"We believe it is critical to evolve how our programs meet the needs of families interested in positive and lifelong experiences for their children," said Michael Surbaugh, chief executive of the Boy Scouts.
The scouting board of directors voted unanimously to make the historic change in an organization that has been primarily for boys since its founding more than 100 years ago. 
Starting next year, young girls can join Cub Scout units, known as dens. Local scouting organizations can choose to have dens for girls and dens for boys. "Cub Scout dens will be single-gender — all boys or all girls," the organization said in a statement.
A separate program for older girls will be available in 2019, BSA said, enabling them to earn the rank of Eagle Scout.
The Boy Scouts said the moves reflect the changing nature of American life, with more dual-earning and single-parent families than never before, adding to the appeal of a scouting program that can serve the entire family.
BSA said it commissioned two nationwide surveys that showed parents not involved in scouting had high interest in getting their daughters signed up for both Cub Scouts and Boy Scouts.
Girls are now part of four scouting programs — Venturing and Sea Scouting, geared toward outdoor activities; Exploring, a career-oriented mentoring program; and STEM, focusing on science and math. But those programs have not offered a path to Eagle Scout for girls.
Earlier this year, the National Organization for Women urged the Boy Scouts to admit girls to the entire program, supporting the efforts of a New York teenager, Sydney Ireland, to attain the rank of Eagle Scout, as her older brother did.
 "I just want to do what the Boy Scouts do — earn the merit badges and earn the Eagle Award," she told NBC News. "The Girl Scouts is a great organization, but it's just not the program that I want to be part of. I think girls should just have the opportunity to be a member of any organization they want regardless of gender."
In the past, the Girl Scouts have been cool to the idea of admitting girls into the Boy Scouts, citing research which showed that many girls learn best in an all-female environment.
"We are unparalleled in our ability to build great female leaders who contribute to society at every level," said Andrea Bastiani Archibald, a psychologist who helps guide the Girl Scouts.
Edited by NJCubScouter
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Just to be clear, this is NOT a decision to allow girls into Boy Scout troops.  I understand that some here believe that will be the result, or the "second step", or whatever, but the fact remains that the BSA is setting up a separate, parallel program for Boy Scout-age girls, in which they can earn Eagle.


What I find interesting is that girls will be admitted to Cub Scouts in the "2018 program year" (question: Does the "program year" start in January, or September?) but the new girls' Boy Scout-age program "will be announced in 2018 and projected to be available in 2019."  I believe that in the famous video, CSE Surbaugh said this is what they would NOT do; he said the change in Cub Scouts membership would NOT be implemented until a new program was in place for the girl-Webelos to cross over to.  My interpretation of this is that National is really anxious to start signing up girls for Cub Scouts but they realized it was going to take some time to work out the logistics of an entirely new program - even if it is identical to Boy Scouts in program, advancement, etc., and the reference to Eagle suggests that that may be the plan.  Also notice the word "projected", which means they will TRY to have the program implemented in 2019.  Projections have a way of changing over time.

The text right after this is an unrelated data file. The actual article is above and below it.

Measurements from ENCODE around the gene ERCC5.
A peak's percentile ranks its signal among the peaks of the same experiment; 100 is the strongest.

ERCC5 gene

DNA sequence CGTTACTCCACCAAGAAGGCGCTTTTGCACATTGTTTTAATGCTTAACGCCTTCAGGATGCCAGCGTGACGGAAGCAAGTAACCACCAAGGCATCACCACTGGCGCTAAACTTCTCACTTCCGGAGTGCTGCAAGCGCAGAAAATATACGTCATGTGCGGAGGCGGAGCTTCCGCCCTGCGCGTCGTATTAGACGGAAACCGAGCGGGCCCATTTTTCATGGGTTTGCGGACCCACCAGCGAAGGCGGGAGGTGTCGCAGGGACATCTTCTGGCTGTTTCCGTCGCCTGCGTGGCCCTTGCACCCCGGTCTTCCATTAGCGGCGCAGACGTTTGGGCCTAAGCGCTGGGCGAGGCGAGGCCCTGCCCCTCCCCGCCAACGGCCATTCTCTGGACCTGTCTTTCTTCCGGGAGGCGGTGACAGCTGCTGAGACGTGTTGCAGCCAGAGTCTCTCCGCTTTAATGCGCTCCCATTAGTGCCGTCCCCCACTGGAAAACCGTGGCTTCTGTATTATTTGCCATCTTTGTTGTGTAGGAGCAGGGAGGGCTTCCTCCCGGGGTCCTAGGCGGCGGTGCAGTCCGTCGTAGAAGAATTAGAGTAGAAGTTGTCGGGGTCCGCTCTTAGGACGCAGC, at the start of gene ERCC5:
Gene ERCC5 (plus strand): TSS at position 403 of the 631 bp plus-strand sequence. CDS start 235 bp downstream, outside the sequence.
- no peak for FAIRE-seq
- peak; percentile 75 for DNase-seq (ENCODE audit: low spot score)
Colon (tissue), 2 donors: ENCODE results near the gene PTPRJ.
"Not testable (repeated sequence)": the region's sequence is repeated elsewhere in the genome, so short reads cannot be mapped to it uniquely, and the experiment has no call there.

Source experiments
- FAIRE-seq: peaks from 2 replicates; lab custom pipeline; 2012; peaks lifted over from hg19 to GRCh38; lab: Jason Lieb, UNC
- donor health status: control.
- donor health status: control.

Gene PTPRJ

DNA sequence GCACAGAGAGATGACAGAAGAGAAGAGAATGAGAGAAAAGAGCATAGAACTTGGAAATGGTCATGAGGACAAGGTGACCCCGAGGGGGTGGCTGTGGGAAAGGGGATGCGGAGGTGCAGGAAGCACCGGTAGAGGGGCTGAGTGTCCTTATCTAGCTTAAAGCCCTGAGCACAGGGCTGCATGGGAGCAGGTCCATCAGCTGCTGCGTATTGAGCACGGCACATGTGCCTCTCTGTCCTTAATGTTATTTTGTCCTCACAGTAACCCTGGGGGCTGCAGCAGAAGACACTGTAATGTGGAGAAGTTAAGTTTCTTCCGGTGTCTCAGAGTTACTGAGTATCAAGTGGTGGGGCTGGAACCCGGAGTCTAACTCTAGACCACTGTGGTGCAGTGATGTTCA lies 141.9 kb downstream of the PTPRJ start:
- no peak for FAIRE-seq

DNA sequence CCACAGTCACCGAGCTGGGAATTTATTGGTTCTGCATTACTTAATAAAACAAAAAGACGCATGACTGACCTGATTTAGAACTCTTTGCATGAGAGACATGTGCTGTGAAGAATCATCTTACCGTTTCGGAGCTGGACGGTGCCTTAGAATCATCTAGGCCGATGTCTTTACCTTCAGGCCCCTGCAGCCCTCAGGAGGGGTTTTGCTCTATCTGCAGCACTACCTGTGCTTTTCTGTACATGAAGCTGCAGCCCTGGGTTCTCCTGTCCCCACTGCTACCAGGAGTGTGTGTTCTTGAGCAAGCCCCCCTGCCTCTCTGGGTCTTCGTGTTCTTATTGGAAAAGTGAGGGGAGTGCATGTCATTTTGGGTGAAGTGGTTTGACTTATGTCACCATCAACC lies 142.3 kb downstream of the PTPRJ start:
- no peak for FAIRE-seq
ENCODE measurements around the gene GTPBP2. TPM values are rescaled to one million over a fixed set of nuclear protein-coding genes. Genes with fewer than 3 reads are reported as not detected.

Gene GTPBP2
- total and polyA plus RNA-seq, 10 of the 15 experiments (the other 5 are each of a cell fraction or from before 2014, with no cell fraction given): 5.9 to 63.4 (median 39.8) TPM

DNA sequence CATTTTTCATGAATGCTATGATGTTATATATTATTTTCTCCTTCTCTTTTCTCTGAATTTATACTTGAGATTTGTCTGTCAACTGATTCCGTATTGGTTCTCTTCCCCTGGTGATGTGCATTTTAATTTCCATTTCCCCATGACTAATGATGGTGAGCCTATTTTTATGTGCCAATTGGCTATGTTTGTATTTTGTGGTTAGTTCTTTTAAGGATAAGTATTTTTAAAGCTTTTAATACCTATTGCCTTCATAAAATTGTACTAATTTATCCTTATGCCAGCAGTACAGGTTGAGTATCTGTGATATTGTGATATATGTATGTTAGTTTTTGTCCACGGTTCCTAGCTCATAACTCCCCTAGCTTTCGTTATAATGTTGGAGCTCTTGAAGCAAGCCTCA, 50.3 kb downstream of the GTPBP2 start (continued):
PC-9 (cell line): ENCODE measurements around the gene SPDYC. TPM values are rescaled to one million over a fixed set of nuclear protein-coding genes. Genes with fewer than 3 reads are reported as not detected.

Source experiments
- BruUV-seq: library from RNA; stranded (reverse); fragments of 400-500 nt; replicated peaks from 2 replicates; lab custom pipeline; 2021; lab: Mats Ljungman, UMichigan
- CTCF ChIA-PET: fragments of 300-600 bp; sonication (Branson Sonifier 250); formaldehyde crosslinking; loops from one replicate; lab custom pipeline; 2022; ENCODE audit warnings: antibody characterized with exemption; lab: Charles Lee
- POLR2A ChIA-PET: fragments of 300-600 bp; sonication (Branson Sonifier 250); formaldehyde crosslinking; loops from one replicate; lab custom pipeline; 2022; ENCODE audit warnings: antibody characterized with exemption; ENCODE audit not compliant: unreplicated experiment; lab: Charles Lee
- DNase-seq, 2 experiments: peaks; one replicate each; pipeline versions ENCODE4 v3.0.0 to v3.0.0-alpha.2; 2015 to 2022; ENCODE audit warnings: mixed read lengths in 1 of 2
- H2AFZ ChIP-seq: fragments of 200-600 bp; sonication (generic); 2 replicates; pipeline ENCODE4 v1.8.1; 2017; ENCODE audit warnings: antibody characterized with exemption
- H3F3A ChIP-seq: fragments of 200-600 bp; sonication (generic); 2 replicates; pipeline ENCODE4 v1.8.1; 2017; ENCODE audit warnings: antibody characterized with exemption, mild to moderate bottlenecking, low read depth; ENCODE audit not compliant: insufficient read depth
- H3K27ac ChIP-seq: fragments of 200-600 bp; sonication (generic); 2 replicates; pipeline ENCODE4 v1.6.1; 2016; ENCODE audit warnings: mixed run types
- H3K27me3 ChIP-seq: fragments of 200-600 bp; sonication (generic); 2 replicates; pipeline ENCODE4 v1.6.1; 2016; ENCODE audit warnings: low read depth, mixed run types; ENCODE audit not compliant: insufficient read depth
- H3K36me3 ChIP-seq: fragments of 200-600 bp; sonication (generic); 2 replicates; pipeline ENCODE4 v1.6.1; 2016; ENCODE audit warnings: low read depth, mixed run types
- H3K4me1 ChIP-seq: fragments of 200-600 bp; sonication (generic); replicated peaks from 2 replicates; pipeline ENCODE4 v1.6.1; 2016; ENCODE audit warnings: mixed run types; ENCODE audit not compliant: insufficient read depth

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I'm glad my tenure is almost over. Lets spin some more lies. Just to be clear that video we watched and survey I just took last month was to be clear. It was clear in that it was a survey on whether a discussion should take place about this possibility. So it went from "should we discuss this topic" to a done deal in less than 4 weeks. They stood in front of me at our round table and said multiple times. "This is not a done deal, far from it. It to gauge interest on whether we should persue this topic".....Do they think I'm that stupid.. So when someone now sits there and says "Just to be clear, this is NOT a decision to allow girls into Boy Scout troops"....I'll call bull crap now...It may start out as a separate program and then when there's not enough scouts or leaders they will morph into co-ed troops. I can tell you from my troop experience. There isn't one female person that wants to be a scout leader. As a man. I'm not going camping with another male leader and no female leader and girls in a troop. That's all there is to it...I'm done...Boy scouts was the one last thing a boy could have to himself...It's BS and it's a money grab. Plan and simple...
lets stuff them into cub scouts, let the packs figure it out and then we will try and figure out how to stuff them into boy scouts..

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1) It sounds like a good idea probably in the boardroom, but frankly I just don't see there being enough volunteers to staff totally duplicate programs.   


Maybe I am wrong, but based on what I know from my own troop, and what I know of our sister cub scout pack, there just aren't enough people willing to help out to make this happen.


2) How long until certain merit badges are dropped now because they have "sexist" content, or are labeled as "not fair" for the female scouts...


I am not trying to be a chauvinist here or anything, but come on, we all know how this works these days and how parents are.

Edited by ham_solo